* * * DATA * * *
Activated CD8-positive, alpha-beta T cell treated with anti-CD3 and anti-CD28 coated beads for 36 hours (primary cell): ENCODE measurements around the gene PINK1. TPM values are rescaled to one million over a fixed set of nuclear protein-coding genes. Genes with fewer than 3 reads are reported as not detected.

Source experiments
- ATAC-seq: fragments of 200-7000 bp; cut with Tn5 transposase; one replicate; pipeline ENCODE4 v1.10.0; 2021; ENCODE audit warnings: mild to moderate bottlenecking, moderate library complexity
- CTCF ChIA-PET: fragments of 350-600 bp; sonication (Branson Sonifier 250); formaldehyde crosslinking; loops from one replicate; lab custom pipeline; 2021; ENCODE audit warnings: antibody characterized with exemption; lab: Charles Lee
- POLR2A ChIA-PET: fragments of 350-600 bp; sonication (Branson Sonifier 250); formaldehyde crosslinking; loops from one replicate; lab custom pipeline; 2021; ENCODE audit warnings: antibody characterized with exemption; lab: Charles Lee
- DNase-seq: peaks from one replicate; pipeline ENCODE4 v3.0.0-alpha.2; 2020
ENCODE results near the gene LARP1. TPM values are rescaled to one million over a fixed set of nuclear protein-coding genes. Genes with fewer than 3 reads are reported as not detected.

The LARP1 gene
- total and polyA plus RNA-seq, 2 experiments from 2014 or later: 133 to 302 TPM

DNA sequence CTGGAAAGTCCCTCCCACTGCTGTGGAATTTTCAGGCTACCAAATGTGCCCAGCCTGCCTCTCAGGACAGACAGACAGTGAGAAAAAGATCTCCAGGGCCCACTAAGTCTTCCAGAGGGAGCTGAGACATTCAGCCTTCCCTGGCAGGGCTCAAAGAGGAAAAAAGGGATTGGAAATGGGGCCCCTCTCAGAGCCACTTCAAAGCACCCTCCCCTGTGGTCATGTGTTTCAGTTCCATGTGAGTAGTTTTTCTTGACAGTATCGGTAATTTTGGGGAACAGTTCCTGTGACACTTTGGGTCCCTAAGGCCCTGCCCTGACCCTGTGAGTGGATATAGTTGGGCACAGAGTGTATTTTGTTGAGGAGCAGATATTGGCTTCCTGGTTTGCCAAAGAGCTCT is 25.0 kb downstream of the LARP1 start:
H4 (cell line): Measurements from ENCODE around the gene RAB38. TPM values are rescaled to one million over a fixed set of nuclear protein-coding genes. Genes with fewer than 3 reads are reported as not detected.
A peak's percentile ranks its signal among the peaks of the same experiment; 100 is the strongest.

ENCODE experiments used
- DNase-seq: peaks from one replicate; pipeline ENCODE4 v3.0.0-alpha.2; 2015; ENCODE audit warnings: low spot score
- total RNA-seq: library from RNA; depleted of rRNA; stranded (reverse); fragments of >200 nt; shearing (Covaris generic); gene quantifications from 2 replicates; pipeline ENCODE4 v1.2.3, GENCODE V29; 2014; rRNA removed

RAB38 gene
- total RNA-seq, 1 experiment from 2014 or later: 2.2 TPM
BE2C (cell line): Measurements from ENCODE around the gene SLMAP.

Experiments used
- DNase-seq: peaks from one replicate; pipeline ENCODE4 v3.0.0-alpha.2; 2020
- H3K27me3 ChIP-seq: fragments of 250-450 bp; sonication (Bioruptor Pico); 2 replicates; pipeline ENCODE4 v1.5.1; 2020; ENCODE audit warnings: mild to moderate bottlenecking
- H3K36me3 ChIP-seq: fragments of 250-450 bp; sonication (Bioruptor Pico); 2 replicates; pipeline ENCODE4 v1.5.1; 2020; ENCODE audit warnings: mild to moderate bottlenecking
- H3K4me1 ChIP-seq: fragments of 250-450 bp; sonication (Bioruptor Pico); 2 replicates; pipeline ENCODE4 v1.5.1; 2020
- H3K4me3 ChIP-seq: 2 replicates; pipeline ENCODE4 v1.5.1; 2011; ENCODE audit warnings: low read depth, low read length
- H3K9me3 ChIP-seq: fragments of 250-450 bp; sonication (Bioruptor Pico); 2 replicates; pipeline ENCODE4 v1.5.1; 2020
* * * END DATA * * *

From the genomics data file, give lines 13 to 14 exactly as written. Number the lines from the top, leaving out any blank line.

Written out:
ENCODE experiments used
- DNase-seq: peaks from one replicate; pipeline ENCODE4 v3.0.0-alpha.2; 2015; ENCODE audit warnings: low spot score